One of the NRO writers said that exporting democracy fails for the US- and uses Haiti as an example. That's nothing but a straw man arguement, Haiti is a former french colony that quite frankly, isn't worth the US putting alot of money into(and we haven't, like we are with Afghanistan and Iraq). Haiti just can't survive as a soverign nation like Portugal or Singapore can. It should have been absorbed into a larger coalition/conglomeration a long time ago, but the anti-colonialist mentality we're in will keep that from happening for the entire Caribbean. Thus using Haiti as an example completely pulls it out of it's context, and tells me that the NRO writer wasn't even attempting to play fair. Don't get me wrong, I'd like to see Haiti become stable and democratic. What about 2nd world countries that we could elevate to 1st world democratic and capitalist societies? Taking a third worlder like Haiti is ALOT more of a pain in the ass than taking Italy, Germany, Japan, South Korea, El Salvador, and the Phillipenes and turning them into soverign democratic/capitalist states. Did it take time? Yes. Was it worth it? Yes. Will we be right all the time? No- Cuba and Vietnam were clearly mistakes. But my point is, is that none of those states will turn back to their barbaric pasts, nor would they even consider supporting terrorism. It's concievable that individuals within those countries could pull off terror cells within those countries, but the govermnents and police structure are actively searching for them. It's alot harder to pull terrorism off in countries that don't want it.

This brings me to my last point: the Global War on Terror is about many different things. On one hand, it's about removing rouge states that have WMDs that want to sell it to terrorists. On another hand it's about destroying terrorists. And lastly, it's about bringing democracy to the regions of the world that could concievably be state sponsors of terrorism. Al Quaeda and its ilk worked well in the 1990s only when they had explicit state support. You need all three strands (and there are prob more that I'm not thinking of) in order to combat terrorism. The NRO writers are probably right- we won't be able to destroy terrorism. We haven't destroyed Naziism or Communism. It's still there. But we can certainly destroy it's ability to project itself outward. There hasn't been an attack on the US since 9/11 for a reason. They can't reach us. And I'm sure, after London, they won't be able to reach the UK again. Same with Russia after Beslan.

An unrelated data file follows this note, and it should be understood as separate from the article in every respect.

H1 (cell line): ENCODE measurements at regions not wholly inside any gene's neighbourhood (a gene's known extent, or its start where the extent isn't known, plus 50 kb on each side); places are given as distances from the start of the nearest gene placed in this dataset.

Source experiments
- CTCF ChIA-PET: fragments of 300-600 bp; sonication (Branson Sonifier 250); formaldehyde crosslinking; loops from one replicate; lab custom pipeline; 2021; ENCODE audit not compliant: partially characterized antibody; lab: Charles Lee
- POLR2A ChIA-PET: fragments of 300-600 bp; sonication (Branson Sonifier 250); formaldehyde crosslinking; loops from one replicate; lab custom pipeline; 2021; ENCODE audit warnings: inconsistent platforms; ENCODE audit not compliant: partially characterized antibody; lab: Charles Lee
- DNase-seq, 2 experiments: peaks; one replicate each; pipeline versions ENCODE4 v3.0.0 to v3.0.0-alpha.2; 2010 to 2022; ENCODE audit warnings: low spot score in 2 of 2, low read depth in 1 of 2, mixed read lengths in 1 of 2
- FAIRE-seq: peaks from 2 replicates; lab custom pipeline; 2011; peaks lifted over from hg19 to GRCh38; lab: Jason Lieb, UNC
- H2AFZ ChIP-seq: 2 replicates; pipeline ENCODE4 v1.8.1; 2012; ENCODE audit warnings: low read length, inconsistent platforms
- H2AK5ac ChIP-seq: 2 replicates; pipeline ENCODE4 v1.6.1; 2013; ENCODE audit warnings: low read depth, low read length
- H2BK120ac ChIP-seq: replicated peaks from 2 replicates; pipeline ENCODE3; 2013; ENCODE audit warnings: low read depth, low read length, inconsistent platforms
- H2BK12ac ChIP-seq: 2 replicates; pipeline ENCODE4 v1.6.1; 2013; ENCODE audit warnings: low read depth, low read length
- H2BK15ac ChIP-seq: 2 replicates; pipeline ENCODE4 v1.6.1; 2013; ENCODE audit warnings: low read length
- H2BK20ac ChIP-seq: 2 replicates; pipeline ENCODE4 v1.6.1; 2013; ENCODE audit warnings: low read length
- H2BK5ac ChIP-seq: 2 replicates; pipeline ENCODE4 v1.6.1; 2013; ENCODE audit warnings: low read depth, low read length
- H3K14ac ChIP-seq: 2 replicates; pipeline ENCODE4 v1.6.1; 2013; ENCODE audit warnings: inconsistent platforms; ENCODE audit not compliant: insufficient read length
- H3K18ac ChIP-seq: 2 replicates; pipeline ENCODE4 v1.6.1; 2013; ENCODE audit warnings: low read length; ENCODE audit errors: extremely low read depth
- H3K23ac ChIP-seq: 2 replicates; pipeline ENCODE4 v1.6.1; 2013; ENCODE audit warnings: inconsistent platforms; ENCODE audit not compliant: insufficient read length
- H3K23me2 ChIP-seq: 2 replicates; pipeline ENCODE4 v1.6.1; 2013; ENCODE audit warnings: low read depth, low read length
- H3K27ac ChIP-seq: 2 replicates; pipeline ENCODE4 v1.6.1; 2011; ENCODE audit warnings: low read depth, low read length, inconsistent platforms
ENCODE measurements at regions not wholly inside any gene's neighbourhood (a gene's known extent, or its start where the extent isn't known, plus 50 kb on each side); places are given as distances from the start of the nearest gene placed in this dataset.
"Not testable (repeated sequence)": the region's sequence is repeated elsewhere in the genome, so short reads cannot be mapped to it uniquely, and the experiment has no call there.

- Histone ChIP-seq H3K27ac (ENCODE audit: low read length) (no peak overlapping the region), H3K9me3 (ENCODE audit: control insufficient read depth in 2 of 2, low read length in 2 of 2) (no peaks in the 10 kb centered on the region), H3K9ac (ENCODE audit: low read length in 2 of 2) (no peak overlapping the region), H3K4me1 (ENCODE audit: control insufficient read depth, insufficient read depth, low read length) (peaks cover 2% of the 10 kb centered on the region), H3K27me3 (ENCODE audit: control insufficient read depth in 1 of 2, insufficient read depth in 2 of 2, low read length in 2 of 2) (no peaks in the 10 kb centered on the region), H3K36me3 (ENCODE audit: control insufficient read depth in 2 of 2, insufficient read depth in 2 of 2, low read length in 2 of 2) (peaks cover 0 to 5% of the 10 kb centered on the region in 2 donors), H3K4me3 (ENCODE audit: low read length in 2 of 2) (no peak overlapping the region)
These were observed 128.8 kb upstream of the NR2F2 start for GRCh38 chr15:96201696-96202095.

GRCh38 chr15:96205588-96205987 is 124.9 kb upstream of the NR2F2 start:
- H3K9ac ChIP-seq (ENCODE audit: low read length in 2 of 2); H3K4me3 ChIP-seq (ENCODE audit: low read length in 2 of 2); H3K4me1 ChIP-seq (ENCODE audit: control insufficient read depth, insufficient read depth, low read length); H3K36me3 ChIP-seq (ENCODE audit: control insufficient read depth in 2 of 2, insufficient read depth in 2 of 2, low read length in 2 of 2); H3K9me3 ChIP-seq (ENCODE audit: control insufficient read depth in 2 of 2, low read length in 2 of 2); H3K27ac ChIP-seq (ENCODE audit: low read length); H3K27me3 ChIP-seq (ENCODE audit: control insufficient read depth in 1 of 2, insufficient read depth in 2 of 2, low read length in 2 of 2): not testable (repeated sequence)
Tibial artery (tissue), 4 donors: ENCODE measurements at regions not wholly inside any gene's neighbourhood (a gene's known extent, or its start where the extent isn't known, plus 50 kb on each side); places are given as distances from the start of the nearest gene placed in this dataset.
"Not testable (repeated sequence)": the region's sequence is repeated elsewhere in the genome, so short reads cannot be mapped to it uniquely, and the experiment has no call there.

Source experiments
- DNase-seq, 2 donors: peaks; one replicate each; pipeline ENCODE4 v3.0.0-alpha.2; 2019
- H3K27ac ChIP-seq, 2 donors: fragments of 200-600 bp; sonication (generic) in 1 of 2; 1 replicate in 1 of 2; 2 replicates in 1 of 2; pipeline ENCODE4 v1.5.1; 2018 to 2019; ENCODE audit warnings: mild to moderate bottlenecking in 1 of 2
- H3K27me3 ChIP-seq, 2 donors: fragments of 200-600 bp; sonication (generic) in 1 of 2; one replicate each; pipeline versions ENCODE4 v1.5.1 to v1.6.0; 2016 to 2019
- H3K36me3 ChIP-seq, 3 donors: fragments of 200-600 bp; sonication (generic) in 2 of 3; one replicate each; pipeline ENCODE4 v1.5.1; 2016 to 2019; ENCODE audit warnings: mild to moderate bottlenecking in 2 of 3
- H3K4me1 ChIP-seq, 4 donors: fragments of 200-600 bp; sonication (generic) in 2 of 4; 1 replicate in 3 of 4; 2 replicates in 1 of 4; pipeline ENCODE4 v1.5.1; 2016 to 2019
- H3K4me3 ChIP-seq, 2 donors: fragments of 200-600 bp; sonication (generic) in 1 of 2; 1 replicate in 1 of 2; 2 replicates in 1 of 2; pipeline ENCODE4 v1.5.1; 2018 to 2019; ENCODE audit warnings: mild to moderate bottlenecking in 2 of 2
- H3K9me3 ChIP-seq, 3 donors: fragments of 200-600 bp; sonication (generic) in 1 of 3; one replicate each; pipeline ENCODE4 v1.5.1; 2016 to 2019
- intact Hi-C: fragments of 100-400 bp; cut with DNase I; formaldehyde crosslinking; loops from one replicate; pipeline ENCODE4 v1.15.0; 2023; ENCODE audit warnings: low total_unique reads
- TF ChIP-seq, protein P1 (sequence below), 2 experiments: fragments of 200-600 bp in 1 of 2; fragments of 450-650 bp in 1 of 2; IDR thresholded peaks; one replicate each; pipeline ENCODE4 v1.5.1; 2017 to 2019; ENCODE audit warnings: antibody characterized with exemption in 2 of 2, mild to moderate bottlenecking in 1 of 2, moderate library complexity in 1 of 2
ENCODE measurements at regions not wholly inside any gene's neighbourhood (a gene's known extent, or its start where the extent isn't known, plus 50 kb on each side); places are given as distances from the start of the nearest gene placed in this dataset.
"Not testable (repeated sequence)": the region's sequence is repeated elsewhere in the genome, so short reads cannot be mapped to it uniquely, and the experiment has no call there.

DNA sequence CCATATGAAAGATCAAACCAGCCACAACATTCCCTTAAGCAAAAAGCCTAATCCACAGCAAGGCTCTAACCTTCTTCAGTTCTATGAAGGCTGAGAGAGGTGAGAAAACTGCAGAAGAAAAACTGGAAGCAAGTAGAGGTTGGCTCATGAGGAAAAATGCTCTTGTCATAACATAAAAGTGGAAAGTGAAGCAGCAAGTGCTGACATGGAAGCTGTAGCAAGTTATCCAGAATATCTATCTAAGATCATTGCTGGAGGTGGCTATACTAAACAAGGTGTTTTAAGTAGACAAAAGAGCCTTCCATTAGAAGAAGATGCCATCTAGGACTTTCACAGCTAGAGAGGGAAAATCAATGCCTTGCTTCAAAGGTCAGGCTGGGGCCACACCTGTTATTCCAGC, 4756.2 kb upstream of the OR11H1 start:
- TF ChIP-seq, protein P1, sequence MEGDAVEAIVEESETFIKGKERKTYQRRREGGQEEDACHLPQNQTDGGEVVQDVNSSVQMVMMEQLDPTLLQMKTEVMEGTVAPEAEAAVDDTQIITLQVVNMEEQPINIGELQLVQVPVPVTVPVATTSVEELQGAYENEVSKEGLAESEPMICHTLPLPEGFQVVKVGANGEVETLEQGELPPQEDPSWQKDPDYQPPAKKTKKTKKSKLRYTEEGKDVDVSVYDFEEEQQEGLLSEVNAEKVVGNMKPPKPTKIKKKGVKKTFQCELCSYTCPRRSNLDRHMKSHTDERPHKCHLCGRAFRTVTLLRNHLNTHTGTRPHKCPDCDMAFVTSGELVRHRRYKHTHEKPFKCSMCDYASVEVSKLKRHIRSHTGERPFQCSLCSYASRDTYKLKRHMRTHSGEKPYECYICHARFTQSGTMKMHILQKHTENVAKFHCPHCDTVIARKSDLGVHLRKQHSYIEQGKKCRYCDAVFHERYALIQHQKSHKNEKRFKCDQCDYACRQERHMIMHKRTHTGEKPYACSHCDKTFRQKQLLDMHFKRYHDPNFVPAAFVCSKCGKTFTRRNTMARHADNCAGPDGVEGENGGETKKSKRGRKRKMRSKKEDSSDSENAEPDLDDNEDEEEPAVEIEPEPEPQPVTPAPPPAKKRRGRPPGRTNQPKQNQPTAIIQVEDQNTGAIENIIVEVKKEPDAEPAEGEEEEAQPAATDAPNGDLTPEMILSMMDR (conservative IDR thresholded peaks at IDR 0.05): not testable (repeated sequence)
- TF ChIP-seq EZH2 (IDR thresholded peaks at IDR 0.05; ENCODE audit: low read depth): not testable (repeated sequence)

It's almost as though the NRO writers are disdainful of the prospect of freeing the middle east from the funk it's been in since the inception of Arab nationalism. Like the region's not worth it (btw, I'm not sure that' s not some sort of passive view of "damnit, they're not us. They're poor muslim arabs! Screw them! They shouldn't get what we have!" mentality in there, and that saddens me). And they're despairing at the long term goal of eliminating the ability of the terrorists to project themselves- as if that's nothing but a pipe dream. They want something more local- fighting Iran and Al Quaeda. That's fine and well, and I want both the local and long term goals, but their viewpoints will do nothing to change the situation. In 10 years from now, if we fought like they wanted us to- we'd have another dictatorship in Iraq, Afghanistan would be a morass again, and we'd still have Al Quaeda to fight. We'd have given AQ setbacks, but the conditions in the Middle East would be the same as it was on 9/10. This would be like doing just an air war over Germany in WW2- it'd probably destroy significant parts of the Wehrmacht, but it wouldn't destroy Germany. We'd still be fighting them. We'd still be fighting the terrorists too, only they'd have a leg to stand on.

Democracy matters, folks. It's at least more hopeful for the middle east than what they had previously. It might seem quaint- and it might create a new form of democracy- but it's not unattainable. Only those with short visions fail to see what Germany and Japan have become.


Post a Comment

<< Home